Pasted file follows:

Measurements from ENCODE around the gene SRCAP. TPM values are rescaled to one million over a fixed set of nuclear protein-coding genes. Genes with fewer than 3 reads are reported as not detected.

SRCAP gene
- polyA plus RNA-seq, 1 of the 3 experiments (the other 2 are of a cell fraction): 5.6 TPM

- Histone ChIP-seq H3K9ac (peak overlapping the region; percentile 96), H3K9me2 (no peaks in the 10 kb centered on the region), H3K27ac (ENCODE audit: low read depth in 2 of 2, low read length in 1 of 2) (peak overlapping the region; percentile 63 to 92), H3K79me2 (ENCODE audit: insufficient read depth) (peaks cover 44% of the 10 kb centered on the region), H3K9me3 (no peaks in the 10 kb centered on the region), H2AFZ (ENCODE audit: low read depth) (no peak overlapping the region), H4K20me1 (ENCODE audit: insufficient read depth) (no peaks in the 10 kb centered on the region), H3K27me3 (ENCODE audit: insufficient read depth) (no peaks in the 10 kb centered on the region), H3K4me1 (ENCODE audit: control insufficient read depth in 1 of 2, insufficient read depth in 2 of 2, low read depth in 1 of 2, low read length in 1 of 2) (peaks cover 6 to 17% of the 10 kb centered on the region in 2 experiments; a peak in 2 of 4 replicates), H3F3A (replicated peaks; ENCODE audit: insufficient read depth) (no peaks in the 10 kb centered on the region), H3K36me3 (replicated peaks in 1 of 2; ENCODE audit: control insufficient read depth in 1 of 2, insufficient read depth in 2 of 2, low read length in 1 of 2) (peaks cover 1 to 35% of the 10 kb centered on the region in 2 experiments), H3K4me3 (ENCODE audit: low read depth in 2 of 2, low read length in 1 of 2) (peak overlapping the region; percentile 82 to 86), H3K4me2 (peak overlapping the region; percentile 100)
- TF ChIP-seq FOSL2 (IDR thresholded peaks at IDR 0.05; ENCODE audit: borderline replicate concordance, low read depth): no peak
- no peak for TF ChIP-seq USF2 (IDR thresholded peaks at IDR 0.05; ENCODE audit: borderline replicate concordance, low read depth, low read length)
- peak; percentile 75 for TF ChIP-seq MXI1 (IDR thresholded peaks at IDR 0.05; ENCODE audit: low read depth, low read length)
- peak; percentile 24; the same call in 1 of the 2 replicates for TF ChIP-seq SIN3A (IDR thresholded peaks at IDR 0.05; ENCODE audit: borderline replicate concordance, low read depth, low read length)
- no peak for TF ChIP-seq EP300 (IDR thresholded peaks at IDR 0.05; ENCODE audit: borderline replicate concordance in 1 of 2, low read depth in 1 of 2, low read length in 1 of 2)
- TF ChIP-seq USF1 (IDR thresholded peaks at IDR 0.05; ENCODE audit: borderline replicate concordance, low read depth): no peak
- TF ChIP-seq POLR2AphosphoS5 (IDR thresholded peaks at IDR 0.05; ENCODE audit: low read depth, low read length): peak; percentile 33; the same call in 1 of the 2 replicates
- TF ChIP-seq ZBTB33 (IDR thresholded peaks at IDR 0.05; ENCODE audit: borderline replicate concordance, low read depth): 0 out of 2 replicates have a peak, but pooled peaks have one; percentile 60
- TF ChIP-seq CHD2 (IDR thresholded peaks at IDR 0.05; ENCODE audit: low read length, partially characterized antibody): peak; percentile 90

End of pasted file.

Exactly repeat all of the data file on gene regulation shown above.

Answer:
Measurements from ENCODE around the gene SRCAP. TPM values are rescaled to one million over a fixed set of nuclear protein-coding genes. Genes with fewer than 3 reads are reported as not detected.

SRCAP gene
- polyA plus RNA-seq, 1 of the 3 experiments (the other 2 are of a cell fraction): 5.6 TPM

- Histone ChIP-seq H3K9ac (peak overlapping the region; percentile 96), H3K9me2 (no peaks in the 10 kb centered on the region), H3K27ac (ENCODE audit: low read depth in 2 of 2, low read length in 1 of 2) (peak overlapping the region; percentile 63 to 92), H3K79me2 (ENCODE audit: insufficient read depth) (peaks cover 44% of the 10 kb centered on the region), H3K9me3 (no peaks in the 10 kb centered on the region), H2AFZ (ENCODE audit: low read depth) (no peak overlapping the region), H4K20me1 (ENCODE audit: insufficient read depth) (no peaks in the 10 kb centered on the region), H3K27me3 (ENCODE audit: insufficient read depth) (no peaks in the 10 kb centered on the region), H3K4me1 (ENCODE audit: control insufficient read depth in 1 of 2, insufficient read depth in 2 of 2, low read depth in 1 of 2, low read length in 1 of 2) (peaks cover 6 to 17% of the 10 kb centered on the region in 2 experiments; a peak in 2 of 4 replicates), H3F3A (replicated peaks; ENCODE audit: insufficient read depth) (no peaks in the 10 kb centered on the region), H3K36me3 (replicated peaks in 1 of 2; ENCODE audit: control insufficient read depth in 1 of 2, insufficient read depth in 2 of 2, low read length in 1 of 2) (peaks cover 1 to 35% of the 10 kb centered on the region in 2 experiments), H3K4me3 (ENCODE audit: low read depth in 2 of 2, low read length in 1 of 2) (peak overlapping the region; percentile 82 to 86), H3K4me2 (peak overlapping the region; percentile 100)
- TF ChIP-seq FOSL2 (IDR thresholded peaks at IDR 0.05; ENCODE audit: borderline replicate concordance, low read depth): no peak
- no peak for TF ChIP-seq USF2 (IDR thresholded peaks at IDR 0.05; ENCODE audit: borderline replicate concordance, low read depth, low read length)
- peak; percentile 75 for TF ChIP-seq MXI1 (IDR thresholded peaks at IDR 0.05; ENCODE audit: low read depth, low read length)
- peak; percentile 24; the same call in 1 of the 2 replicates for TF ChIP-seq SIN3A (IDR thresholded peaks at IDR 0.05; ENCODE audit: borderline replicate concordance, low read depth, low read length)
- no peak for TF ChIP-seq EP300 (IDR thresholded peaks at IDR 0.05; ENCODE audit: borderline replicate concordance in 1 of 2, low read depth in 1 of 2, low read length in 1 of 2)
- TF ChIP-seq USF1 (IDR thresholded peaks at IDR 0.05; ENCODE audit: borderline replicate concordance, low read depth): no peak
- TF ChIP-seq POLR2AphosphoS5 (IDR thresholded peaks at IDR 0.05; ENCODE audit: low read depth, low read length): peak; percentile 33; the same call in 1 of the 2 replicates
- TF ChIP-seq ZBTB33 (IDR thresholded peaks at IDR 0.05; ENCODE audit: borderline replicate concordance, low read depth): 0 out of 2 replicates have a peak, but pooled peaks have one; percentile 60
- TF ChIP-seq CHD2 (IDR thresholded peaks at IDR 0.05; ENCODE audit: low read length, partially characterized antibody): peak; percentile 90